A Capital Idea Part 42: Our Problems are Rooted in Masculinity
In 1992, when Bill Clinton was first elected, I wasn't thrilled with our dominant party choices for President, so I voted for a Democratic Congresswoman from Colorado that I liked named Patricia Schroder. I even got my mom to vote for her as well. Clinton, of course, wound up serving 8 years, with mixed results from my perspective, but the worst aspects of his policies continue to worsen and plague us now -- continuing the outsourcing of American jobs, continuing the corporatization of America, and more or less buying into American imperialism and militarism, although he did downsize the military in a time of relative peace and lack of occupation somewhat. I have to think that if a woman such as Pat Schroder had been our President -- a woman who represented feminine priorities and didn't feel obliged to act like a stereotypical man -- we would be much better off now.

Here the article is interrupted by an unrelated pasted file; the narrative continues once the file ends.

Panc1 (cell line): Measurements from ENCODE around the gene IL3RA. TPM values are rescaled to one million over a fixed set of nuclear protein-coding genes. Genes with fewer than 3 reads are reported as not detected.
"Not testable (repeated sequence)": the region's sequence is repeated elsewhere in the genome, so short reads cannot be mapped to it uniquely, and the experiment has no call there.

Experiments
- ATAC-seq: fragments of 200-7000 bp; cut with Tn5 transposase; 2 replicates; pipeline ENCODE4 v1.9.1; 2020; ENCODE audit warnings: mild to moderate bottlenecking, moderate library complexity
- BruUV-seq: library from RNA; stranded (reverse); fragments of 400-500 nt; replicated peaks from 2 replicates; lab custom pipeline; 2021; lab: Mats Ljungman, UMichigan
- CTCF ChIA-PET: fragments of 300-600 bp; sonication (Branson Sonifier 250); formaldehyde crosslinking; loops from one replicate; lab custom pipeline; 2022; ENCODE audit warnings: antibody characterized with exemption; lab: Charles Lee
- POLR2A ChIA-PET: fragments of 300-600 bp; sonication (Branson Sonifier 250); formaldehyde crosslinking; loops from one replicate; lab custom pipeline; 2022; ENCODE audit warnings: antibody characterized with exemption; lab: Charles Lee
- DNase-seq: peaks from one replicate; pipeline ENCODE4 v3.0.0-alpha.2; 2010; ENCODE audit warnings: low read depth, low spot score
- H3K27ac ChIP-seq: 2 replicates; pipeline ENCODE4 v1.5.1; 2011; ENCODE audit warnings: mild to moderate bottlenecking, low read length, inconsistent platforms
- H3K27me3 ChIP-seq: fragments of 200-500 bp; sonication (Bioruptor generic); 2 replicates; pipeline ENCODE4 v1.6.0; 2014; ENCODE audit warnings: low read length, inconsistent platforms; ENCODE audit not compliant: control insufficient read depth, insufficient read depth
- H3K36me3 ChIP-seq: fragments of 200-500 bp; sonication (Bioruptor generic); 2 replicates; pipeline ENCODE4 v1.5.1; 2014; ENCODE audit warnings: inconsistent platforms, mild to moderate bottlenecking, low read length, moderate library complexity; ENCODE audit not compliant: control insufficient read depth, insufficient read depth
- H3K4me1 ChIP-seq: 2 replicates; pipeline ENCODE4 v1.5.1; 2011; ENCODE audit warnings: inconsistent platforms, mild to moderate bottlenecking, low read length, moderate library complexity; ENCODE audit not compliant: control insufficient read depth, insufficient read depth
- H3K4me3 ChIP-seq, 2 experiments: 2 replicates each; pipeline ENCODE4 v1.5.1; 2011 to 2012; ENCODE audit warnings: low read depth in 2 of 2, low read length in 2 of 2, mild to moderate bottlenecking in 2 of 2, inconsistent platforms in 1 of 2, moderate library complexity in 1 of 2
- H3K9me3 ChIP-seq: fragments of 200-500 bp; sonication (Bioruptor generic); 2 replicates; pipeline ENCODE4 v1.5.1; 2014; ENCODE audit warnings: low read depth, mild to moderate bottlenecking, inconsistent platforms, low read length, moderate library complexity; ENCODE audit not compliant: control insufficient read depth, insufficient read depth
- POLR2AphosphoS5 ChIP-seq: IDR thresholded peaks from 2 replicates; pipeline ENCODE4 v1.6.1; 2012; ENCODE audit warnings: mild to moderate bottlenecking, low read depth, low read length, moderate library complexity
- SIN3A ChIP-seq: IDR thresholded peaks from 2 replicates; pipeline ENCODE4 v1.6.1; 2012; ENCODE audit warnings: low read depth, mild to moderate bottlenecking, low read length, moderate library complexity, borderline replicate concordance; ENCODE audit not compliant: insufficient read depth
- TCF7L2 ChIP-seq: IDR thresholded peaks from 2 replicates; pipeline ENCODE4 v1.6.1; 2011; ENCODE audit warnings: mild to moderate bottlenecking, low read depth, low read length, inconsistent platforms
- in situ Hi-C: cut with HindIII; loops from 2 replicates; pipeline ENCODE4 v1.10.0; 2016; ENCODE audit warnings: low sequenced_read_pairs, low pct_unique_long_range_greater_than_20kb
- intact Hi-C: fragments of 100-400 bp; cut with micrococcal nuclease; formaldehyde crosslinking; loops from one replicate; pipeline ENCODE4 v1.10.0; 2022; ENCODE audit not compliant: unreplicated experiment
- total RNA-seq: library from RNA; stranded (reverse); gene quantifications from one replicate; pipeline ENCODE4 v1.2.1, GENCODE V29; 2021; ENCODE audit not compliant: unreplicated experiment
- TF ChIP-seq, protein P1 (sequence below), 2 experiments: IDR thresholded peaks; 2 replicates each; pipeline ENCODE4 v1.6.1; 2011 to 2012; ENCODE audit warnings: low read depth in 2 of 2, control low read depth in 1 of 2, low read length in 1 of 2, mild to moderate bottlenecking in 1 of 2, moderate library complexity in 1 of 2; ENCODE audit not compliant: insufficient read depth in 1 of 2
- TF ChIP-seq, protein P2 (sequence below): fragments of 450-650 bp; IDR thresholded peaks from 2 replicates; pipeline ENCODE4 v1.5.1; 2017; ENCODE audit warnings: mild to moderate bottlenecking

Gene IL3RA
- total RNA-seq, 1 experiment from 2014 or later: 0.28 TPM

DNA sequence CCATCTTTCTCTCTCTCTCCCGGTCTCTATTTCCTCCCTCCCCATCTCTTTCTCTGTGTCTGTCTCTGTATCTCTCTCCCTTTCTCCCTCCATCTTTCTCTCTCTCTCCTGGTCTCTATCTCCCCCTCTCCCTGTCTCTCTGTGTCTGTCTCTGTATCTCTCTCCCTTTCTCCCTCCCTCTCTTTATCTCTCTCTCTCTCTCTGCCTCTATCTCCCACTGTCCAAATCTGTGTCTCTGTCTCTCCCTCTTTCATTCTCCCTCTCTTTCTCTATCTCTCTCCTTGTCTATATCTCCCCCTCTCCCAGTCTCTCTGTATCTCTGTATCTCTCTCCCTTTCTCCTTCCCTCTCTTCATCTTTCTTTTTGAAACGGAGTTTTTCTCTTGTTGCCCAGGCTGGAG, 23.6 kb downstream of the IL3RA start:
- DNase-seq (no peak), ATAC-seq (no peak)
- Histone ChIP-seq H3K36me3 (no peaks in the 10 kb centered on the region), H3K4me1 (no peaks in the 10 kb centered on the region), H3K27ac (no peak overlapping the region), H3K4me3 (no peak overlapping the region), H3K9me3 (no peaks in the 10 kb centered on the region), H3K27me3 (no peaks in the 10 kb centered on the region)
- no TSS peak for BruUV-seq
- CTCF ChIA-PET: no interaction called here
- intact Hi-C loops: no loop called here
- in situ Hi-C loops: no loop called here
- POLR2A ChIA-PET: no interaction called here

I have long thought of femininity as superior to masculinity, and by extension, of females as the superior gender basically, although I am a male. Actually, I am okay with that, especially since from a psychological standpoint, despite being a heterosexual male who likes sports and who does not act like a "girly boy," I score pretty high on the femininity aspects of Sandra Bem's Androgyny Scale. Actually, I admit to having scored Feminine on the Androgyny Scale when I first went to college, which was embarassing in a way, but when I considered what that meant, not so much. Basically, that means I am a fine example of the modern male that feminists like to see -- sensitive to people's feelings, nurturant, emotionally in tune. (I guess that goes a long way in explaining why I became a Social Psychologist.) However, as is typical according to research on personality throughout the lifespan, I have become more androgynous psychologically over the years. I have developed my assertive, confident, proactive side, which are masculine characteristics, and it's a good thing that I have these traits as well.